Today, thanks to an award-winning partnership and nearly two decades of ardent planning, Five Mile Creek’s future is bright. This stream is helping bring economic revitalization and revived natural beauty to the communities along its banks.

The remarkable story of the Five Mile Creek District began when the City of Tarrant’s Fire Chief William “Billy” Hewitt began looking to convert a dilapidated and flood ravaged mobile home park into a new city park.

The remarkable story of the Five Mile Creek District began when the City of Tarrant’s Fire Chief William “Billy” Hewitt began looking to convert a dilapidated and flood ravaged mobile home park into a new city park. During this same time, Wendy Jackson of Freshwater Land Trust was looking to acquire land along the stream as part of the Jefferson County Greenways Program. A chance meeting between these two eventually lead to the establishment of the Five Mile Creek District.

In 2002, the Five Mile Creek District was created by the cities Center Point, Tarrant, Fultondale, Gardendale, Brookside and Graysville. Each city committed to working with each other to improve water quality and develop a series of parks and trails connecting Five Mile Creek communities.

Since forming, the District has leveraged local, state, and federal funding and partnerships to begin the transformation of Five Mile Creek into an environmental and recreational model — one that could eventually become a major tourist draw for the region with the longest trail in Central Alabama.

In 2018, the District took a major step forward and purchased a 16.5-mile rail corridor using a federal transportation grant and $373,000 in matching funds from local partners. Already, Five Mile Creek Greenway has 15.8 miles of trail on the ground with another 20 miles planned. By providing safe and efficient transportation links, encouraging exercise and outdoor recreation, and protecting natural resources, Five Mile Creek Greenway will enhance the quality of life for local communities.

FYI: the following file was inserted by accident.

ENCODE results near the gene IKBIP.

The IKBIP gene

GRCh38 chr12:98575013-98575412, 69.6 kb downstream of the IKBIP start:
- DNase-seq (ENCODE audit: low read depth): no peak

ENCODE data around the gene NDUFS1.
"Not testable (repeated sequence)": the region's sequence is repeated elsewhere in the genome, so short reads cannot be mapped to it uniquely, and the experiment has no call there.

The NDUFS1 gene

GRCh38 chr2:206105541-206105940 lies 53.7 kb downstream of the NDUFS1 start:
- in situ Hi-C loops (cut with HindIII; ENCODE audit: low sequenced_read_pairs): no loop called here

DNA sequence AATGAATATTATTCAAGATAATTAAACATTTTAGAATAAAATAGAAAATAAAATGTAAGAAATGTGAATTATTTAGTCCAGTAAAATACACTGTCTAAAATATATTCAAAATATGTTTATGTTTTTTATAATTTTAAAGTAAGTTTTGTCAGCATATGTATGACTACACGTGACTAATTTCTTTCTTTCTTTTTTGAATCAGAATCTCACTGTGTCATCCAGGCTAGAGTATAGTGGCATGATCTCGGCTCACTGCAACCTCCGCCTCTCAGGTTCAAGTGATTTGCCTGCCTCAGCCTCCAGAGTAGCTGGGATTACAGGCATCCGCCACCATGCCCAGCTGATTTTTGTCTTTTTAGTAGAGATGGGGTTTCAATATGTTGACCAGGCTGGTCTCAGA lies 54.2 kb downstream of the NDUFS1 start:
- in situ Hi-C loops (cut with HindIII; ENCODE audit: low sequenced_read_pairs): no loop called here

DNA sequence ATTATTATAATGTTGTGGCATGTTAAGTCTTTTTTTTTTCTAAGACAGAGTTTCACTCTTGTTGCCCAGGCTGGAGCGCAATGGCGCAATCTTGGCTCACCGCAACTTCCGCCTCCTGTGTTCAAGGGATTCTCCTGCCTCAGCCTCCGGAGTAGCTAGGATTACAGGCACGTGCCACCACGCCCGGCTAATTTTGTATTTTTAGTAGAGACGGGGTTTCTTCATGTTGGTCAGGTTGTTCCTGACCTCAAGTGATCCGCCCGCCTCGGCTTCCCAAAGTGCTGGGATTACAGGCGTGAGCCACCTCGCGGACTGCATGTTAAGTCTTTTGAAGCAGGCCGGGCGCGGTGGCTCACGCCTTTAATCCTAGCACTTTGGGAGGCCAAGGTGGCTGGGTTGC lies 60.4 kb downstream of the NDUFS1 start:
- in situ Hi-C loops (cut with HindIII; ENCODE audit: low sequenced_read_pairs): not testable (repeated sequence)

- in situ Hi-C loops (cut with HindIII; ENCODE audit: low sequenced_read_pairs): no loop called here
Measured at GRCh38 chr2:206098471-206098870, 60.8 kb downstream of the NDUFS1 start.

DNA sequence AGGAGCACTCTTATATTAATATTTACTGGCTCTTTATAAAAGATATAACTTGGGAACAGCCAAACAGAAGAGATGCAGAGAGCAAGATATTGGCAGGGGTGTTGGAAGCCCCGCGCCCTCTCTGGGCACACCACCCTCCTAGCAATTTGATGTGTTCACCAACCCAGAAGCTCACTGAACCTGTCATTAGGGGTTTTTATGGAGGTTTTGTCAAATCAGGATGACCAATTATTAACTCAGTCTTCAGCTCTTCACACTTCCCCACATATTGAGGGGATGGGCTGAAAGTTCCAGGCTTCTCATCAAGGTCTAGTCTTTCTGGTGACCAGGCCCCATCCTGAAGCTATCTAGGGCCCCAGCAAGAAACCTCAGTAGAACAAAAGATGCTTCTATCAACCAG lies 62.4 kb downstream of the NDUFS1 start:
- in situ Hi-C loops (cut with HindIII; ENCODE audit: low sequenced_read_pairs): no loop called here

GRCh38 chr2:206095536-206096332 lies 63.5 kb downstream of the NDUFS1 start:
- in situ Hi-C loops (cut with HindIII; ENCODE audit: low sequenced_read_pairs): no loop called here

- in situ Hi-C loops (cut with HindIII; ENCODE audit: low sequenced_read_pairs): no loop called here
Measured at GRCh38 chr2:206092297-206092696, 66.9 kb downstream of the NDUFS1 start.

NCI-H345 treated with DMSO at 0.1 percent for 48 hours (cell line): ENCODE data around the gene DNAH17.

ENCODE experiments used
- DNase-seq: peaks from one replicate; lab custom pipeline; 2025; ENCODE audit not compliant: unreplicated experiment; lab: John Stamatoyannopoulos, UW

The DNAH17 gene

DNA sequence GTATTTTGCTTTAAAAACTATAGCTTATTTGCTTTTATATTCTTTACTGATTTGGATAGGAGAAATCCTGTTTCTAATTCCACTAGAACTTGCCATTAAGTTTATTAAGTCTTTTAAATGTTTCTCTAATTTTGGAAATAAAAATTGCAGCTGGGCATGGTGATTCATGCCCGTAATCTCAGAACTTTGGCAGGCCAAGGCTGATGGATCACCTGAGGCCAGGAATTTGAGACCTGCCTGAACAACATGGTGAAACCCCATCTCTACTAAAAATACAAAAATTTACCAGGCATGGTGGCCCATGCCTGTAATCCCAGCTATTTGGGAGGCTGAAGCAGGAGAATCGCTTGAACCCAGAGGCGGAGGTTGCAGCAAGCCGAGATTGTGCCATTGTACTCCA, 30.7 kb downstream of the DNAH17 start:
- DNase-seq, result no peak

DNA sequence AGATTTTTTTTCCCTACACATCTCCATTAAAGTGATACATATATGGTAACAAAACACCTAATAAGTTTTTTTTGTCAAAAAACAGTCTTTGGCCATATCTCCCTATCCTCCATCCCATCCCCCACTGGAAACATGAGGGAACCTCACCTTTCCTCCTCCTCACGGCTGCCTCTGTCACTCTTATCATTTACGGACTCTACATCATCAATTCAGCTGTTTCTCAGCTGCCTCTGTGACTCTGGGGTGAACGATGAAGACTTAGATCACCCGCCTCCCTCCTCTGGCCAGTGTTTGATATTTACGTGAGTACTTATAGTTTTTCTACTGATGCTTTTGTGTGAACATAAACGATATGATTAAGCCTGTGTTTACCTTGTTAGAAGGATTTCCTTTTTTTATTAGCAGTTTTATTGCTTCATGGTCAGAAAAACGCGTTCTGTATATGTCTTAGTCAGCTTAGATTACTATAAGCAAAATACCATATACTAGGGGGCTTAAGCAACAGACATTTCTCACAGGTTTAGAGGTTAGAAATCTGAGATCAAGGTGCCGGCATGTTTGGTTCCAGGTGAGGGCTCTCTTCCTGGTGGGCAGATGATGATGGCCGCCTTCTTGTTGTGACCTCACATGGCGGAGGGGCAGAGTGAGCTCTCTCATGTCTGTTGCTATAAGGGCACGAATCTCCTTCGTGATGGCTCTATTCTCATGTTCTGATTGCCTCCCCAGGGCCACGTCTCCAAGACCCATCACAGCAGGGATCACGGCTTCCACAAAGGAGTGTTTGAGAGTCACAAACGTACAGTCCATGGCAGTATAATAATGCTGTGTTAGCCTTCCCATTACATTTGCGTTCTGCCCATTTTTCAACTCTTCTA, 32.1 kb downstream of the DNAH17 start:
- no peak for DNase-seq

Today, the District continues to develop, build, and maintain parks and trails in each of the towns along the shores of Five Mile Creek with the ultimate goals of improving water quality and stimulating economic revitalization and growth.

Today, with no dedicated funding source, the Five Mile Creek District is building a greenway that includes a network of parks and trails in each of the towns along the creek.

Other District accomplishments include:

  • The acquisition of 450 acres of land in the upper watershed by Freshwater Land Trust.
  • $1,250,000 in transportation funding awarded to develop Tarrant’s park and greenways system
  • A $200,000 Brownfield Assessment Grant awarded to Freshwater Land Trust to assess brownfields within the watershed for redevelopment as greenways and economic redevelopment.
  • Property assessed by the Brownfield Grant is given a clean bill of health and is proposed as a donation to the City of Fultondale.
  • The City of Tarrant acquired the former Birmingham Water Works aqueduct, allowing the city to connect their schools, senior center, playground, athletic fields, and library via a greenway that traverses the city.
  • U.S. Geological Survey conducts water quality monitoring along the stream, which indicates the work of the District is improving the stream’s health.